Emperor Paul Muad'Dib and Princess Irulan in Dune, while Paul's "real" wife, Chani, is a Hot Consort who is his wife in everything but name. Of course, Paul and Irulan were never in love in the first place (at least on Paul's side) and they both knew that the marriage was purely political, not to mention that Paul knew that sleeping with her would just play into the Bene Gesserit's plans. Despite mostly ignoring her he does seem to at least somewhat care for her, and in Dune Messiahspares her when the details of the conspiracy she was involved in, in particular Chani's infertility due to Irulan feeding her contraceptives and later Death by Childbirth, come out into the open, and he has to talk Chani out of having Irulan killed with the rest of the conspirators. It seems that at the very least he values her as an adviser, and after he exiles himself Irulan refers to him with some affection and helps raise his children.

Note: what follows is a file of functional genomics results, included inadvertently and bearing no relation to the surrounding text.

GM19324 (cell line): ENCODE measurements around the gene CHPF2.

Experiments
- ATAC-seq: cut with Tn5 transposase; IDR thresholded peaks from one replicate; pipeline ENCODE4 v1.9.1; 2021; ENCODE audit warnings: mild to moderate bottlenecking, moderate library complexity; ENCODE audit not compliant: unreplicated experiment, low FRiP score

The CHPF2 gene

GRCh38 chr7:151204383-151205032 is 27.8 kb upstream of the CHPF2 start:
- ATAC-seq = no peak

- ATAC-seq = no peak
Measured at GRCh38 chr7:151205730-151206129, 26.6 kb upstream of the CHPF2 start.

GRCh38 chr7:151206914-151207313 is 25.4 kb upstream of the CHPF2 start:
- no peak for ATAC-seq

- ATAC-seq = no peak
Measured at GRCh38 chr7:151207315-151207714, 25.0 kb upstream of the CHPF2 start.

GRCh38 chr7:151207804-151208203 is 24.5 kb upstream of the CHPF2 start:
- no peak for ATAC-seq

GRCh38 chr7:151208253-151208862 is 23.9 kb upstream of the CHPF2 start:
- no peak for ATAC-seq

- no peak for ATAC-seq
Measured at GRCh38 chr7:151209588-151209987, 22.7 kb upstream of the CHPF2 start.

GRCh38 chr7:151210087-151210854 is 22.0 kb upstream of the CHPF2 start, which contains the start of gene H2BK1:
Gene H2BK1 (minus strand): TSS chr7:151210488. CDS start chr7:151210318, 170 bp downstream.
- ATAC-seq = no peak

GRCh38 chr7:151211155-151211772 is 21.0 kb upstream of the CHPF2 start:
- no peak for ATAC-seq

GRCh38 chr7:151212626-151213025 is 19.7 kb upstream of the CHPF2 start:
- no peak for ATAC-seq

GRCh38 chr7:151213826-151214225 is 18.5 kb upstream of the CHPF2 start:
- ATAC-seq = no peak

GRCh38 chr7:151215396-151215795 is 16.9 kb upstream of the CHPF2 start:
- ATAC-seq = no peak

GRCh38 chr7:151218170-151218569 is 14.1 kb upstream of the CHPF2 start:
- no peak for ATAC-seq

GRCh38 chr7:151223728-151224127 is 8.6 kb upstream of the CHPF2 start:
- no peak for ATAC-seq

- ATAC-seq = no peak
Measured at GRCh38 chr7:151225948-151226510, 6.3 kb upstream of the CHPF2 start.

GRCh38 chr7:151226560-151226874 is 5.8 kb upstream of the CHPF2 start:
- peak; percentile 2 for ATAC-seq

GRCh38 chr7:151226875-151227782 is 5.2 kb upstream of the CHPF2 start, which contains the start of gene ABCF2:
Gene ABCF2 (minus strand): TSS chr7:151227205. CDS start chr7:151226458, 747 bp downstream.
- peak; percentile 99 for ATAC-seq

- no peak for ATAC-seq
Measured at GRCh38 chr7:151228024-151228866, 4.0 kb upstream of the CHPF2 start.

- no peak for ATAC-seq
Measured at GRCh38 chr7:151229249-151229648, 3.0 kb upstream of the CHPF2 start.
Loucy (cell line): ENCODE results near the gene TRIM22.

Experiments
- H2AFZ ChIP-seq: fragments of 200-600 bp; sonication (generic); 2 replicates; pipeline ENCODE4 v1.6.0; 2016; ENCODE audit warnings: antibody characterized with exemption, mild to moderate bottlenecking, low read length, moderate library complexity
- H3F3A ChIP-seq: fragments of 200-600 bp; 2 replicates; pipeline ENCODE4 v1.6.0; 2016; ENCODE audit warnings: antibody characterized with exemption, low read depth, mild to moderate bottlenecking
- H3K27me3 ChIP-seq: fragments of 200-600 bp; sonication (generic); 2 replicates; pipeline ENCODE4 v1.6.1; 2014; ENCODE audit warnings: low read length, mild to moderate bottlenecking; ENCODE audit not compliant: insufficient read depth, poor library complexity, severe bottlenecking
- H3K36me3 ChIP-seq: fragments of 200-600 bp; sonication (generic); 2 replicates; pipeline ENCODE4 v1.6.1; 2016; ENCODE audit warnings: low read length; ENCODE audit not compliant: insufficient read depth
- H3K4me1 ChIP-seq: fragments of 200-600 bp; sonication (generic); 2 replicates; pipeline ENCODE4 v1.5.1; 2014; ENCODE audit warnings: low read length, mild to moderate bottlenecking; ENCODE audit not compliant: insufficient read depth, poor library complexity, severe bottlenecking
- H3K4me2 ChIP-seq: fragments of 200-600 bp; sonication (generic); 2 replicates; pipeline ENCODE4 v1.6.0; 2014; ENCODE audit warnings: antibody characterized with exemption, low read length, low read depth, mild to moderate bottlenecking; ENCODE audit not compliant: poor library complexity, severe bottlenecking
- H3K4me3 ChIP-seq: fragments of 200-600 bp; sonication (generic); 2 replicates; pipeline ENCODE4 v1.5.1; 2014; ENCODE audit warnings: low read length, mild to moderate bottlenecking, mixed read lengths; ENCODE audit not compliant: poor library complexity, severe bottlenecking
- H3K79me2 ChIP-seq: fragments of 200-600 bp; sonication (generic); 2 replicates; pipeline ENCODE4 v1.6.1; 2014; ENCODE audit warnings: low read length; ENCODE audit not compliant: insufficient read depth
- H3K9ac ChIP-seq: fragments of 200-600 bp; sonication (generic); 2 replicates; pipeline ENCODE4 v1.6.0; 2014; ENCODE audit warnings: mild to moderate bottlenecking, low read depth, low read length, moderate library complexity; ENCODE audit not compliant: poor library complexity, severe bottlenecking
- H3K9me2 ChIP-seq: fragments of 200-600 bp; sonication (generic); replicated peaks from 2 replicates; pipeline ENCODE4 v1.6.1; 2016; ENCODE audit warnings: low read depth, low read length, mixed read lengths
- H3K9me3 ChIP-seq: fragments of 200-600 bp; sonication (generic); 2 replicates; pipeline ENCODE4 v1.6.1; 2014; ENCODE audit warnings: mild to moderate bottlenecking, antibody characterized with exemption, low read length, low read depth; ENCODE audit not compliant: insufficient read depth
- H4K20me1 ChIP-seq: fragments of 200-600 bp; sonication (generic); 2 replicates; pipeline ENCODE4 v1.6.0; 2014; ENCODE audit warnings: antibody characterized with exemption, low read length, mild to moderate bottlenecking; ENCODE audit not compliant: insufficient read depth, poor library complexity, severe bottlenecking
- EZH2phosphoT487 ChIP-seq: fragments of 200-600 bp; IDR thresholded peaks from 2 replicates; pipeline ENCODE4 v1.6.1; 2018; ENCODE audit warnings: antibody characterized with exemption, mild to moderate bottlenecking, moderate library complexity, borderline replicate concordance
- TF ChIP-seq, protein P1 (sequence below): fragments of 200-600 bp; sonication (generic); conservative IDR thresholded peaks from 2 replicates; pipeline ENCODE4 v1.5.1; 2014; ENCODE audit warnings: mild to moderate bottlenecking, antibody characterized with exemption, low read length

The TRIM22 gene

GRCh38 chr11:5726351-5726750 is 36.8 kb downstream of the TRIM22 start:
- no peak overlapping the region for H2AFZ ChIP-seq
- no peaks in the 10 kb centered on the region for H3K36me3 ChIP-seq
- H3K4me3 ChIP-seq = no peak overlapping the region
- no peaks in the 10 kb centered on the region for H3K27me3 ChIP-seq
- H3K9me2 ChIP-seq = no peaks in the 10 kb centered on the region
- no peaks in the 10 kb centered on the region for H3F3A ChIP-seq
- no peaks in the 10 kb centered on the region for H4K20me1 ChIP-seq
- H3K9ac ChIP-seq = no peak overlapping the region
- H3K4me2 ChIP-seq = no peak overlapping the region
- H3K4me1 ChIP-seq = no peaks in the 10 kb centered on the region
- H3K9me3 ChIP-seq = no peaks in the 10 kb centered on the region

There is also marriage between Leto II and his twin sister Ghanima. Said union is purely symbolic and since Leto II becomes sterile after his transformation, Ghanima has to take another man as her real mate to ensure the continuation of the Atreides line.
In Wizard and Glass from The Dark Tower series, mayor Thorin and his wife Olive stopped sleeping together a long time ago, as he began pursuing younger women.
In Carrie, Carrie's Christian fundamentalist parents wanted to have a marriage like this, because they believed that Sex Is Evil. Her father once couldn't resist the temptation, and raped her mother; that's how she was conceived.